Madeleine McCann: The Hunt For The Prime Suspect tells untold story of missing girl

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Madeleine McCann has been missing for more than 13 years, with her heartbroken parents Kate and Gerry McCann still not ready to throw in the towel in search of their daughter just yet.

The three-year-old vanished while they were on a family holiday in the resort of Praia de Luz in Portugal’s Algarve region in 2007 – with cops still scratching their heads over what exactly happened to the child.

Tonight’s ITV documentary, Madeleine McCann: The Hunt for the Prime Suspect is set to tell the untold story of the case.

The doc features interviews with authorities who are investigating and those who are close to the case itself.

Dr Graham Hill, a former senior police officer and criminologist, poses a question of what would have been done differently if this had happened this summer.

He says: “What are we going to learn? How are we going to stop this happening again? If a child went missing on a beach in Europe, this summer in 2020, what would be done differently?

“You can abduct a child in one European country and in 24 hours drive right across Europe – and I’m not so sure that anything different would be done, because I’m not so sure we’ve learnt the lessons.”

The doc explores evidence that a phone allegedly belonging to suspect Christian Brueckner was ‘pinged’ by a mobile phone tower in Praia da Luz, close to where Madeleine disappeared, on the night she went missing.

However the Portuguese police were not able to connect Brueckner and his prepaid mobile phone to the cell tower data.

Police prosecutor Hans Christian Wolters in Braunschweig, Germany, says: “We are now looking for the other person who was on the call. We want to know what they talked about. but we also want the other person to tell us who they were talking to.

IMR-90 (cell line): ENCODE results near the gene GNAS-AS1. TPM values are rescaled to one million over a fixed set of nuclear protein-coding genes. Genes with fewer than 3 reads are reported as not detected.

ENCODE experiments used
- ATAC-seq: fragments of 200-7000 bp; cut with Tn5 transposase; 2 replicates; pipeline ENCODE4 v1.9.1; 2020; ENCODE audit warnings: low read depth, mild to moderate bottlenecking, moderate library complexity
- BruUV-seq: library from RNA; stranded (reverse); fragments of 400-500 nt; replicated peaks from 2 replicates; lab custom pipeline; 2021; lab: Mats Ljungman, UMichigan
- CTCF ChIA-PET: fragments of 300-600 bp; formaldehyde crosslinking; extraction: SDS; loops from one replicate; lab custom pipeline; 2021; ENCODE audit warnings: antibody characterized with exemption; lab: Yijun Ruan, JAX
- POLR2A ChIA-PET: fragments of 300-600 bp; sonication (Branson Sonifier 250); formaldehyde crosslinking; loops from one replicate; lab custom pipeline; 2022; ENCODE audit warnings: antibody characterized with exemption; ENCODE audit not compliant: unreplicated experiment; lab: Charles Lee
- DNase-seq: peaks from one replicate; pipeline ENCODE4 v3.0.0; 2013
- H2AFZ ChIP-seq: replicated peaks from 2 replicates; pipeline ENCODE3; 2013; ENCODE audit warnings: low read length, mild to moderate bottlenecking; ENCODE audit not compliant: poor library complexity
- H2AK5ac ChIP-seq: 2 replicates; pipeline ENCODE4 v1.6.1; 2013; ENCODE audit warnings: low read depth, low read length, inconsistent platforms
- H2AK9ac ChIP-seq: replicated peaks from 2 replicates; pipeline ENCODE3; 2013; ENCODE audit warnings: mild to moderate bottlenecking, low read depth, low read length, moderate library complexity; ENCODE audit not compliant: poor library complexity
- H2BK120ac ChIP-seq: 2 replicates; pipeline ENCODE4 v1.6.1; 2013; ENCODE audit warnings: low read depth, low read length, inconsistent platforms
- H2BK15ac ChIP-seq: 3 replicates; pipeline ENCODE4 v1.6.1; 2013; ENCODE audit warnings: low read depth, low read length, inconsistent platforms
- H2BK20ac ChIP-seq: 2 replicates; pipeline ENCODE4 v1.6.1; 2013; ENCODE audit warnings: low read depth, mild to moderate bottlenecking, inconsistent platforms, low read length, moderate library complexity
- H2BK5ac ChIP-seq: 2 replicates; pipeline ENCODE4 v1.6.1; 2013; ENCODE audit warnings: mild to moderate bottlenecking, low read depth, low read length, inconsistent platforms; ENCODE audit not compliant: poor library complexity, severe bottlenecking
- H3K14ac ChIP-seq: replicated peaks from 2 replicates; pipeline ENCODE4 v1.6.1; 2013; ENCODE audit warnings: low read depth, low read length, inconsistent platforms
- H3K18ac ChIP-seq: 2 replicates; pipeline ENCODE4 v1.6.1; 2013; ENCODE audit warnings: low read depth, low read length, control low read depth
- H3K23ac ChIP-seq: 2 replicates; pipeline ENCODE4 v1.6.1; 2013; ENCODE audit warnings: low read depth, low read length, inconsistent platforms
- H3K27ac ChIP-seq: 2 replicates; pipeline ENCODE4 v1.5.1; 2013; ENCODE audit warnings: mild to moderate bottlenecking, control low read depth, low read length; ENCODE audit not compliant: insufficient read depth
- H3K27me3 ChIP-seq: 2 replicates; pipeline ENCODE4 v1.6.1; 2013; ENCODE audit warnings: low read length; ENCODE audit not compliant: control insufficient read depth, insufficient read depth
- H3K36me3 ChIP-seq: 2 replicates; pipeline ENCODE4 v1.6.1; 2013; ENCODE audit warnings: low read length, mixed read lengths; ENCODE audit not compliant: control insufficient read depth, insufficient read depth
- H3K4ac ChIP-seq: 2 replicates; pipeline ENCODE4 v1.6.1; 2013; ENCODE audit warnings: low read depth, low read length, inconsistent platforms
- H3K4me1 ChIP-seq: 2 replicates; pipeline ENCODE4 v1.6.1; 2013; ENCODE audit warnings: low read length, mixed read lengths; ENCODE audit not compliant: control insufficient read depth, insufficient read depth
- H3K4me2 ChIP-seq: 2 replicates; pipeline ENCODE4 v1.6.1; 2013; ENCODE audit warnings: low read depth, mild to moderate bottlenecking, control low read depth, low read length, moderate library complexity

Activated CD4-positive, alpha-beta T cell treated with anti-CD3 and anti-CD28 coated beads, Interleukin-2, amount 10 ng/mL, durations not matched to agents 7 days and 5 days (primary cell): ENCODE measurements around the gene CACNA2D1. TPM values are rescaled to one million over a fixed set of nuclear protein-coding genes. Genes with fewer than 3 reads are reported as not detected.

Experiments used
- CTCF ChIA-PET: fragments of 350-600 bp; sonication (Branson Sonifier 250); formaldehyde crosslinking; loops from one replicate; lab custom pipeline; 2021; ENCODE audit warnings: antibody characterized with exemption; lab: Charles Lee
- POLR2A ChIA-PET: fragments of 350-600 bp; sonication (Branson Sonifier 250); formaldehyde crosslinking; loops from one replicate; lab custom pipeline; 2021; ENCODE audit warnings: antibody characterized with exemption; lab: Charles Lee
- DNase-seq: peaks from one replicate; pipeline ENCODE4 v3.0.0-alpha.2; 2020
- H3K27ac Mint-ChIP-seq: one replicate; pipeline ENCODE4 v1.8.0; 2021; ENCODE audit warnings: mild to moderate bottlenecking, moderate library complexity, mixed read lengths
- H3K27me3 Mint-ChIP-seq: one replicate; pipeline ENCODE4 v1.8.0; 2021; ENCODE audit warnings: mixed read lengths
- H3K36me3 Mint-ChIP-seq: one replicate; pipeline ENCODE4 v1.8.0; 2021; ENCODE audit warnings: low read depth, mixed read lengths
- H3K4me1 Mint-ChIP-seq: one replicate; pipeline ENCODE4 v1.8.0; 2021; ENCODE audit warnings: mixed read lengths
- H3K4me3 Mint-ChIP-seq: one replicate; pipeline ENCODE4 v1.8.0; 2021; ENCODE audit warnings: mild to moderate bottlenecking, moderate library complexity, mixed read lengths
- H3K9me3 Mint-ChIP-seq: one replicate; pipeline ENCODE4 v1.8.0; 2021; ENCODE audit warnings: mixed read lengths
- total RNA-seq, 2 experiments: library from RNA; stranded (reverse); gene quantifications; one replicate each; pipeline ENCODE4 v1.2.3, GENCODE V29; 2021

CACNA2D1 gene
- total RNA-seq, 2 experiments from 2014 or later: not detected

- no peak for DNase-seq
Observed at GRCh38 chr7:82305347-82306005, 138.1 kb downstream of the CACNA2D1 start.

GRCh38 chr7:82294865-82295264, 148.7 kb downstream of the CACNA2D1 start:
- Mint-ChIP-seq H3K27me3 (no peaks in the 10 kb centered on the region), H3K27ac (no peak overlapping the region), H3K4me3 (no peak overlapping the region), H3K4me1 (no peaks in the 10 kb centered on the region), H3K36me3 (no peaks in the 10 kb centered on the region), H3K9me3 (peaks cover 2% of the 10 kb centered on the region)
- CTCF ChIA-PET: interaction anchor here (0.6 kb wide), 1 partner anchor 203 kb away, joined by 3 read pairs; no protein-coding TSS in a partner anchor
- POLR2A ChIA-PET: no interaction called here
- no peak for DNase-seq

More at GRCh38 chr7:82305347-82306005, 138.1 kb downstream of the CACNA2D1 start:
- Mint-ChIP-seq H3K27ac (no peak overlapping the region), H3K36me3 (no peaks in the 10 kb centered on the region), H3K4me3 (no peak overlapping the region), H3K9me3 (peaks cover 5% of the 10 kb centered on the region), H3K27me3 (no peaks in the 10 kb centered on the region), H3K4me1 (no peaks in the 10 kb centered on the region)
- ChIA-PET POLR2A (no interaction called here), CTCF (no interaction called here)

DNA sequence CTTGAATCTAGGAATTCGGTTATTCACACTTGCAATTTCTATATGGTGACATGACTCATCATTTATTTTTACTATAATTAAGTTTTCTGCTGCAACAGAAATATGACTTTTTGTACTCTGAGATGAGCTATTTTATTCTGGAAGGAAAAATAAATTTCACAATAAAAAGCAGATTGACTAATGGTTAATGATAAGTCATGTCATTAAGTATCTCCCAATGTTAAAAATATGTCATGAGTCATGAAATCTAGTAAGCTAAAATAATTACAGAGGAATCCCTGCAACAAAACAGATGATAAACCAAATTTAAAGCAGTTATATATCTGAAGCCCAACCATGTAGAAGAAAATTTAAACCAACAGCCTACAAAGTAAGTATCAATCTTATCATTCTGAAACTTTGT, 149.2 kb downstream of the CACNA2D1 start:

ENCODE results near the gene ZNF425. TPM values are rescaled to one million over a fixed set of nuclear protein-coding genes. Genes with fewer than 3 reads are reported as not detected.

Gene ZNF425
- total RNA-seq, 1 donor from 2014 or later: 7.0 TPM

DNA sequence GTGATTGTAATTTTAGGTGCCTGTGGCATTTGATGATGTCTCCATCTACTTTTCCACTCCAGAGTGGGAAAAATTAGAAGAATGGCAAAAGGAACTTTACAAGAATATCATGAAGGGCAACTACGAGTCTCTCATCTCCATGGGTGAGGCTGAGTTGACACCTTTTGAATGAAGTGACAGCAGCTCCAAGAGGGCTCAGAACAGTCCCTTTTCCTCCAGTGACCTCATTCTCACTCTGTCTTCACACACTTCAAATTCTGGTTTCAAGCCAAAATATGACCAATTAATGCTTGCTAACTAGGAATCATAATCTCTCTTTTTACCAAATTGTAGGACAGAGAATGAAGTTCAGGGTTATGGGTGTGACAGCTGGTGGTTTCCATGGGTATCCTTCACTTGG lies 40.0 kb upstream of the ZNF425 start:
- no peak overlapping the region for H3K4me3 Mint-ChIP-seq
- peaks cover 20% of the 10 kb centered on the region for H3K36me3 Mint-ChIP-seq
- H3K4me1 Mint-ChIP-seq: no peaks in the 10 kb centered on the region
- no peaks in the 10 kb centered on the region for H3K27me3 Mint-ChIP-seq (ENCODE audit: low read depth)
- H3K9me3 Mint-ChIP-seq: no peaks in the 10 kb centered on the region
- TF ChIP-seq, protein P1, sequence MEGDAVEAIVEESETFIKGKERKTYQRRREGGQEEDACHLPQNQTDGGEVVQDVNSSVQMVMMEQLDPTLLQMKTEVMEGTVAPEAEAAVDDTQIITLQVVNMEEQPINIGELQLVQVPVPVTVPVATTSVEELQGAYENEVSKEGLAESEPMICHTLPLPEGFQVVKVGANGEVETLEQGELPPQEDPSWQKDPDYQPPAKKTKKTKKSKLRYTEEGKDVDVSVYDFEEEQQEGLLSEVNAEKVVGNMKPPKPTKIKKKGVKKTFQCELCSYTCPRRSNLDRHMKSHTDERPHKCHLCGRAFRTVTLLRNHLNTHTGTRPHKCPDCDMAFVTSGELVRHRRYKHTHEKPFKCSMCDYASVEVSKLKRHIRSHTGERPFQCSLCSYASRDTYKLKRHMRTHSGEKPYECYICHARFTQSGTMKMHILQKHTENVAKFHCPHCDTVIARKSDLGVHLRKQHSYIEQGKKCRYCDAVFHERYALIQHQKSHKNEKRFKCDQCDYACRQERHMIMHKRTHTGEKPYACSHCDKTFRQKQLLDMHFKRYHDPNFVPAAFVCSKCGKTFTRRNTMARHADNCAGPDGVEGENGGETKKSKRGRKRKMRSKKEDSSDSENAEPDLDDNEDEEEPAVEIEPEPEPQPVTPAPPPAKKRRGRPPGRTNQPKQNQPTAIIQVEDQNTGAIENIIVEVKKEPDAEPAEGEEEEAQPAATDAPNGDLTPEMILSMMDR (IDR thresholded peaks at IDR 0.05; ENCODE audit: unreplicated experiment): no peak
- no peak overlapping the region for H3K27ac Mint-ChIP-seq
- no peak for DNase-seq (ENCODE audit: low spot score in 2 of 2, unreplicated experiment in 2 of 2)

“The data shows that one phone was there, not who used it. That’s why the other person on the call would be so important to us.”

He added: “They could tell us who they spoke to, possibly our suspect. In that regard, it could result in a conviction.”

But a spanner has been thrown in the works of the investigation – under Portuguese law, police investigating Madeleine’s disappearance have just 22 months to prosecute the prime suspect.

Rogerio Alves claims Portugal’s 15-year limit on prosecutions means there is less than two years left to take action against suspect Brueckner.

German police believe Brueckner snatched Maddie while she was on holiday with her family.

Mr Alves, the McCann’s lawyer, has warned they are running out of time to launch a prosecution.

Back in 2007, Maddie’s parents had left their three children sleeping in the apartment while they went to a tapas restaurant nearby, returning regularly to check on Madeleine and her siblings.

But when Kate checked on the children at 10pm, she was horrified to find the door and window to their bedroom wide open and Madeleine nowhere to be found.

In the documentary, criminal law specialist Dr Alexander Stevens says: “The biggest challenge for the German prosecutor to get witnesses is the fact that any confidant would have to incriminate himself.

“Once you are involved in a murder crime, they would have to at least we sentenced to 10 years prison. So, the chances of getting somebody to come forward are actually quite low.”

*McCann: The Hunt for the Prime Suspect airs tonight at 9pm on ITV

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